The next thing I knew, I was awakened. All was confusion. The bed was moving, and I didn’t know why. There was a strange noise.

I struggled to orient myself.

The first thing that registered was that Barnum was on my bed, panting and smiling at me. Then, the strange sound resolved, as well — it was the infusion pump alarm.

Amazing dog! Barnum had jumped on the bed of his own accord and woken me when the alarm went off!

I praised him as I scrambled for the clicker, and tossed him his prized treat. I continued to praise effusively, tossing a large handful of other treats I happened to have in my bed.

Barnum "Paws Up" on Bed
I’m here! Wake up! I want my treat!
[Photo description: Barnum, a shaggy black brindle bouvier, with only one eye peeking out from under his hair, has jumped partway onto the bed, with his front legs and chest resting on a dark raspberry-colored comforter. He looks relaxed and slightly expectant. Sharon’s powerchair is visible in the background.]

I was so excited! With Gadget, I had had to spend weeks just on feigning sleep during timer-alert sessions. I will plan to train this way with Barnum — pretending to be asleep when the alarm goes off. He’ll have to really work for that treat by jumping on the bed, nudging me, licking me, etc.

However, I had thought that if I actually did fall asleep while Barnum was at this stage of training, he would have popped up from the floor, looked for his treat, and when he didn’t get it — when I just lay there, conked out — he would give up and go back to bed.

Instead, Barnum made a mental leap that required not just thinking (i.e., problem solving), but self-confidence, too.

I believe our recent focus on lots of free-shaping sessions (as I described in a previous post) led to this breakthrough.

Now, saying that Barnum is a service-dog-in-training feels more legitimate. The pay-off for our training is no longer just fun or incremental steps in increased obedience and communication; the real-world application of practical service skills is becoming apparent.

Barnum’s increased exuberance and eagerness to offer behavior in the absence of a cue or other encouragement from me is thrilling!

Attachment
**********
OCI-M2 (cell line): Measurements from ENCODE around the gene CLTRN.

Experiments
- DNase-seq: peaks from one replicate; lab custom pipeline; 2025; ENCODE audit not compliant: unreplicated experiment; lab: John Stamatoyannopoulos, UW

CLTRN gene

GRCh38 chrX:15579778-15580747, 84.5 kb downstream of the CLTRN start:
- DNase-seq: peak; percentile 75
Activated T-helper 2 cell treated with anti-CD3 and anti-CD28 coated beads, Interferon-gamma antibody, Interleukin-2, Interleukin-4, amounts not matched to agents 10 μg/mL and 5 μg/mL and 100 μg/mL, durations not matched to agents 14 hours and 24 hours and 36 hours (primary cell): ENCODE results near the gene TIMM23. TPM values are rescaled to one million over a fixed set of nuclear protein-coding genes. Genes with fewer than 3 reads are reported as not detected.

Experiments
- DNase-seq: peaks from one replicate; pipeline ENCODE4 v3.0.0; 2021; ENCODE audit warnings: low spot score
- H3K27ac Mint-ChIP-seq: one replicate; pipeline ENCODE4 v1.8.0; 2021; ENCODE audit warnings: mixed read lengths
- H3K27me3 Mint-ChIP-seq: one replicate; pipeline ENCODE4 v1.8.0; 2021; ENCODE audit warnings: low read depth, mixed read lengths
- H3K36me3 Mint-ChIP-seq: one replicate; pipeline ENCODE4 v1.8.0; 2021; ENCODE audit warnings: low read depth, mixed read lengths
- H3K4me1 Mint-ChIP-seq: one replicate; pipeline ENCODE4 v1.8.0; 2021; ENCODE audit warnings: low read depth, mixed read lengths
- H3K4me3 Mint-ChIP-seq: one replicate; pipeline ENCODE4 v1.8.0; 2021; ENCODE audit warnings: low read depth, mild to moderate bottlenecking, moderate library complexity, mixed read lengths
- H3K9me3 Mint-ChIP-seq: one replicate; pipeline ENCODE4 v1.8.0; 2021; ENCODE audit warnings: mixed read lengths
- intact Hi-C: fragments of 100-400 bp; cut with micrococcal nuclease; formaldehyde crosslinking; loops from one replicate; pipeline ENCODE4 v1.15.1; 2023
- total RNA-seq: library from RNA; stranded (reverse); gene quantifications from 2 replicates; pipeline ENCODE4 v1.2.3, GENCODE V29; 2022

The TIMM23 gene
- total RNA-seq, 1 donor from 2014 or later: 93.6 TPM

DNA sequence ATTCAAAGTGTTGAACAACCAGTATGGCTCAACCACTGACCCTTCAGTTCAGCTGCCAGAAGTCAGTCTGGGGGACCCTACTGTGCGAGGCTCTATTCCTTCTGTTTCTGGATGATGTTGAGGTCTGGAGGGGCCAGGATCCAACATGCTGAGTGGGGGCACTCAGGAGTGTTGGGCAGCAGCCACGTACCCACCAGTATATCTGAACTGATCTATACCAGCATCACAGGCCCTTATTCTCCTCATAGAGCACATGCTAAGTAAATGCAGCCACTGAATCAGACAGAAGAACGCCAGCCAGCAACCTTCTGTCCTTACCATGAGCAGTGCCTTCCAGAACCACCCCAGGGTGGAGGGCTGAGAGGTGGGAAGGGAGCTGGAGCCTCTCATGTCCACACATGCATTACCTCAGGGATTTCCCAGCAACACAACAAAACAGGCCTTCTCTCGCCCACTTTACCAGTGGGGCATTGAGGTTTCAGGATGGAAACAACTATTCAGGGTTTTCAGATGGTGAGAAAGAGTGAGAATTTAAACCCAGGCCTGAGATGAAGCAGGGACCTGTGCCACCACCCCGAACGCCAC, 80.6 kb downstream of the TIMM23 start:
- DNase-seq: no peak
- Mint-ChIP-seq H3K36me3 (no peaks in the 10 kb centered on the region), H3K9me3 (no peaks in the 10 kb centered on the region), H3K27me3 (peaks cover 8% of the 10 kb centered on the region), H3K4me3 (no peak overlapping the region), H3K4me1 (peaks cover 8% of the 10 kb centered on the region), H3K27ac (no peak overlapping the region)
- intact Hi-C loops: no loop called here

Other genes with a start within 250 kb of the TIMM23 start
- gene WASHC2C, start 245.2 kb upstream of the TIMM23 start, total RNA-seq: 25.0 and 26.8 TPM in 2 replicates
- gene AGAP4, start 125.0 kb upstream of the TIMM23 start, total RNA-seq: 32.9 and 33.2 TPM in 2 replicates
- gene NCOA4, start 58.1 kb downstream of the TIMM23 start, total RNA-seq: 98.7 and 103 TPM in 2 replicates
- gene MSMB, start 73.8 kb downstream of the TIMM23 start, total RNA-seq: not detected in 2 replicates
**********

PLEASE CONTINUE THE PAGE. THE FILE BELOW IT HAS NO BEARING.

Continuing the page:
An Alert Pup . . . and a Groggy Human

Any assistance dog partner will tell you that there are two members of the team, and both have to do their jobs. Sunday night, Barnum rose to the occasion, while I fell asleep on the job!

After I shut off the alarm and finished fussing over Barnum, I turned my attention to unwrapping my saline and heparin flushes and looking for my sterile wipes and line caps — the supplies necessary to finish the infusion process. . . . The next thing I knew, it was morning, my left arm was still out of my shirt sleeve, and my PICC line was stretched down to the pump!

These are the times when both the pros and cons of being a disabled person training my own service dog come into sharp focus.

On the down side, I had underestimated my functionality. I had thought that being awakened by Barnum, and being forced to interact with him, would keep me lively enough to finish the infusion process. I had not factored in how my cognitive impairment (in this case, memory and concentration issues) would intersect with my sleep disorders. I had not given enough weight to how hard it is for me to “stay on task” when my body and brain switch from “nothing you do will allow you to fall asleep” to “nothing you do will allow you to stay awake”!

On the upside, I now know that I have to build in back-up systems after the initial wake-up, to keep me awake, or to wake me repeatedly, until I finish flushing my line. This is perhaps the biggest bonus of partner-training: I can trouble-shoot and adjust skills as we go along, because nobody knows my disabilities better than I do.

Another bonus to doing all this practice with him is that I am also training myself.

This was the unexpected perk to training Gadget to alert me to the oven timer. People who don’t have brain injury often don’t understand that their suggestions of seemingly straightforward solutions to memory problems, such as “write a reminder note” or “set a timer” require the cognitively impaired person to remember to write the note or set the timer, and also to remember where the note is, to remember what the timer going off means, or to remember to jump up the instant the timer goes off and go do the thing the timer is reminding one of. I write notes all the time to remind myself of what to do, and then I misplace and forget about the existence of the note!

Indeed, before training the memory alert with Gadget, the biggest impediments to using a timer to prevent me from burning my food had been:

  1. Forgetting to set the timer in the first place;
  2. If I did set the timer, not responding the moment the timer went off (e.g., if I was writing an email, I’d think, “I’ll just finish this sentence,” and then forget that the timer ever went off) and keep on keyboarding; and
  3. If I did get up to go to the stove as soon as I heard the timer, I usually became distracted by something on the way (even though the stove was only a few feet from my desk), and forget the original reason for getting up.

However, when I worked for months on training a complex timer alert with Gadget, I spent a lot of time focused on setting the timer, remembering to keep clicker and treats handy to respond when the timer went off, etc.  It became a form of cognitive-behavioral therapy for me. The end result was that I was much more likely to remember to set the timer when I put something on to cook, and I was also more likely to respond to it when it went off, sometimes because Gadget alerted me, but sometimes simply because my mind was better trained to hone in on the timer.